“My wish is that all we’ve learned will channel into our giving back to the wonderful people of Appalachia as we tell their stories. What a gift to live here! The final word of each training day was, ‘We’re here to support each other.’ Perfect ending to the story,” Bailey-Kitts said. 

Rachel Greene

Rachel Greene of Durham, N.C., said, “One thing that stuck out during the training was how everyone is so dedicated to continue reporting — and finding inventive ways to report —on Appalachia so we can tell the stories of our region even during the current crisis.”

Mason Adams of Floyd County, Va., is a returning member of the Corps and had the benefit of attending a live training last year in Pipestem Resort State Park where he said he learned a lot about folklife and audio reporting. “With pandemic protocols in place this year, the training looked and felt different. I streamed the training while juggling parenting and demands of my other jobs but felt a lot of solidarity from and with everyone else, including the Inside Appalachia team and presenters, because I could tell that they were going through the same challenges…

Mason Adams

“I enjoyed hearing those I met as fellow corps members last year—Nicole Musgrave and Caitlin Tan—take it up a notch and become presenters this year. And of course, it’s fascinating to hear the voices behind a podcast I often listen to while doing farm chores become people with whom I’m corresponding and learning from.”

Heather Niday of Green Bank, W.Va., also went through the in-person training last year and returns to the corps for a second round. “I was extremely impressed with all the presenters and how well every one of them adapted their presentations to the online training.  I definitely picked up some really good tips on storytelling, research, presentation, etc., that I'm excited to put into my stories.  And I'm really excited to hear the stories that will come out of this year’s cohort — very passionate storytellers in this group!!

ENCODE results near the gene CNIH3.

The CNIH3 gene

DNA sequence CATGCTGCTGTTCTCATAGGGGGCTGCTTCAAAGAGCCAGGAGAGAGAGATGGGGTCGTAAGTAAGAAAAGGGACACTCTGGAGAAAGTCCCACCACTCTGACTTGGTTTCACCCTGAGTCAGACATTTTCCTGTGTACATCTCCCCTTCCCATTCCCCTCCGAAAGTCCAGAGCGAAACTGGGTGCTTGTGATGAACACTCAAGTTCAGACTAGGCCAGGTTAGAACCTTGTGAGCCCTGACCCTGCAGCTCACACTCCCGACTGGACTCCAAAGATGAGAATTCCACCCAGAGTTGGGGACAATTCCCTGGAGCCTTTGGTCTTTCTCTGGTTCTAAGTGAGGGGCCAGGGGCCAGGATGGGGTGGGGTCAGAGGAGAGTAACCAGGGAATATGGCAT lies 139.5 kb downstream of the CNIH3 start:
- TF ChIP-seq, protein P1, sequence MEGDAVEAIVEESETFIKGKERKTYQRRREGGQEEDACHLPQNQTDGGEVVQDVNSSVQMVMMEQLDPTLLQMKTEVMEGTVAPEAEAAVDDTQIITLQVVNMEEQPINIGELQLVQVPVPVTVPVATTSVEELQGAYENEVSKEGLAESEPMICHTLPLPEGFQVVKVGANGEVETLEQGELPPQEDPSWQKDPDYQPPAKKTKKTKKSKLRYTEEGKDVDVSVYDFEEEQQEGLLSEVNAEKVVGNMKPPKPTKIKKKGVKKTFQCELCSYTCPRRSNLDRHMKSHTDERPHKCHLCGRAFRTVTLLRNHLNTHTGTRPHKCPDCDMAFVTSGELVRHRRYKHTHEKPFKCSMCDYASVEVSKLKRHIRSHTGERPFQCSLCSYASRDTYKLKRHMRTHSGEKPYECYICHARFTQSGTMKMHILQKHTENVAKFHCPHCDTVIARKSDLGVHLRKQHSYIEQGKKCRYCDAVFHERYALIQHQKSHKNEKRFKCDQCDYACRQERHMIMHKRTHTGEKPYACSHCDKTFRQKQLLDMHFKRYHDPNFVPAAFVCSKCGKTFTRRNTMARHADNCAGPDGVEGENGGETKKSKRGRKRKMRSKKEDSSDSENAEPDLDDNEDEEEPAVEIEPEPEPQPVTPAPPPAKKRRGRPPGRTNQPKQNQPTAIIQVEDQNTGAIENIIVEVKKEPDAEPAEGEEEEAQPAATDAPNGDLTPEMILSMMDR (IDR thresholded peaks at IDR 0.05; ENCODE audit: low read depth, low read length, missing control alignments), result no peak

Brian Koscho

Brian Koscho of Athens, Ohio, found the virtual training to be much-needed during this time of isolation and social distancing. “I loved the training. In a time of not being able to leave my house, it was so great to connect with such a great team of storytellers and reporters. I was inspired even more than I already was to begin this program and I am grateful to

Heather Niday

have so many wonderful new colleagues and be able to learn so much from the Inside Appalachia team during my time.”

Kelley Libby of Charlottesville, Va., said: “The training was a balm for distress and uncertainty. While video conferencing was less than ideal, I left the training feeling deeply connected to my fellow reporters and editors throughout the Appalachian region. I also felt a sense of purpose — that I'm doing meaningful work, even if that means interviewing someone about their folk practice over a Skype connection. I really appreciated the time and care that went into our training. The leadership shown by Inside Appalachia's team during this time gives me confidence that we'll manage to make moving, inspiring, sound-rich stories despite our current challenges.”

Learn more about the Inside Appalachia Folkways

Kelley Libby

Reporting Corps Project at wvpublic.org.

To share a Folkways story idea, contact Jessica Lilly at jlilly@wvpublic.org.